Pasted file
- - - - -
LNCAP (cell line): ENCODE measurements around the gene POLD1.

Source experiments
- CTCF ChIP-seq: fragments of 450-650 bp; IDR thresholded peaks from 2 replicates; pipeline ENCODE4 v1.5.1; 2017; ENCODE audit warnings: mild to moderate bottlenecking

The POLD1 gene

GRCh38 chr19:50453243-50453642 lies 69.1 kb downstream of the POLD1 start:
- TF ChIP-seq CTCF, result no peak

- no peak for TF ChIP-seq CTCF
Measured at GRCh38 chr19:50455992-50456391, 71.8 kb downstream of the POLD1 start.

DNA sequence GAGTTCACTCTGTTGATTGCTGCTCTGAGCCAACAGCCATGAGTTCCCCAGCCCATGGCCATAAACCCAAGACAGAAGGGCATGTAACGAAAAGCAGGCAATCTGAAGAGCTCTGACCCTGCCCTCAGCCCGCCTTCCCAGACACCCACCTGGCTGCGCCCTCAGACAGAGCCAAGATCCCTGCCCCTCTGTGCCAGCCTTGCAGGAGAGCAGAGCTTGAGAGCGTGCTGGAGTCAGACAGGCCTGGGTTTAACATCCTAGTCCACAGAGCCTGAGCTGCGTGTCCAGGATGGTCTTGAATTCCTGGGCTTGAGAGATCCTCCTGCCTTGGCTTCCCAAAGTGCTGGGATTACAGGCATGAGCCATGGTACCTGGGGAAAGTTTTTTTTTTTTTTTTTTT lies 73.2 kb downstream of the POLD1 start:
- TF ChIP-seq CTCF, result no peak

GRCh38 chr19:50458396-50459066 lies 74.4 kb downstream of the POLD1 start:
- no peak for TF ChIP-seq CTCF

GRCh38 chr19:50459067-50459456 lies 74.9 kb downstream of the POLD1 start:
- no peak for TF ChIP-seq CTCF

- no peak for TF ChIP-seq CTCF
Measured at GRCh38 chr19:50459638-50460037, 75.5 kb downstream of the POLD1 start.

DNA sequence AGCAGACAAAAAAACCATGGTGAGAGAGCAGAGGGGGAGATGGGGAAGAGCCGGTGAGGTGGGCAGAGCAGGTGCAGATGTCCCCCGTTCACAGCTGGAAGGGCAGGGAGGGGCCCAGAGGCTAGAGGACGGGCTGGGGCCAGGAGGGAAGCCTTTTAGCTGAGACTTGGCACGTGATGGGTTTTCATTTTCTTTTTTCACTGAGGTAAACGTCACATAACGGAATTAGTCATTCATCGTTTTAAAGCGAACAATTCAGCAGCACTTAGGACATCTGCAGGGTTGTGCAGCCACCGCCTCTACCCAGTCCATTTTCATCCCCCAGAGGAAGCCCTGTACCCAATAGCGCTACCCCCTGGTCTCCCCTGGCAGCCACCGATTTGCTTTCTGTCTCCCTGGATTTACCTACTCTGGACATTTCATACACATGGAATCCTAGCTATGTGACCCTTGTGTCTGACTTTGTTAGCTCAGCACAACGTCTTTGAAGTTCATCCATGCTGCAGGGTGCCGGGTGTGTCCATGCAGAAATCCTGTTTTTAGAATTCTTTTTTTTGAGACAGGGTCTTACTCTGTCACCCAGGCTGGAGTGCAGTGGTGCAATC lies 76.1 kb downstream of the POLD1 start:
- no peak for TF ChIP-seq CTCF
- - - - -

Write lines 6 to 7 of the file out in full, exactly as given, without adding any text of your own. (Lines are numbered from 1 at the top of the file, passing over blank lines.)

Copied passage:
- TF ChIP-seq CTCF, result no peak

- no peak for TF ChIP-seq CTCF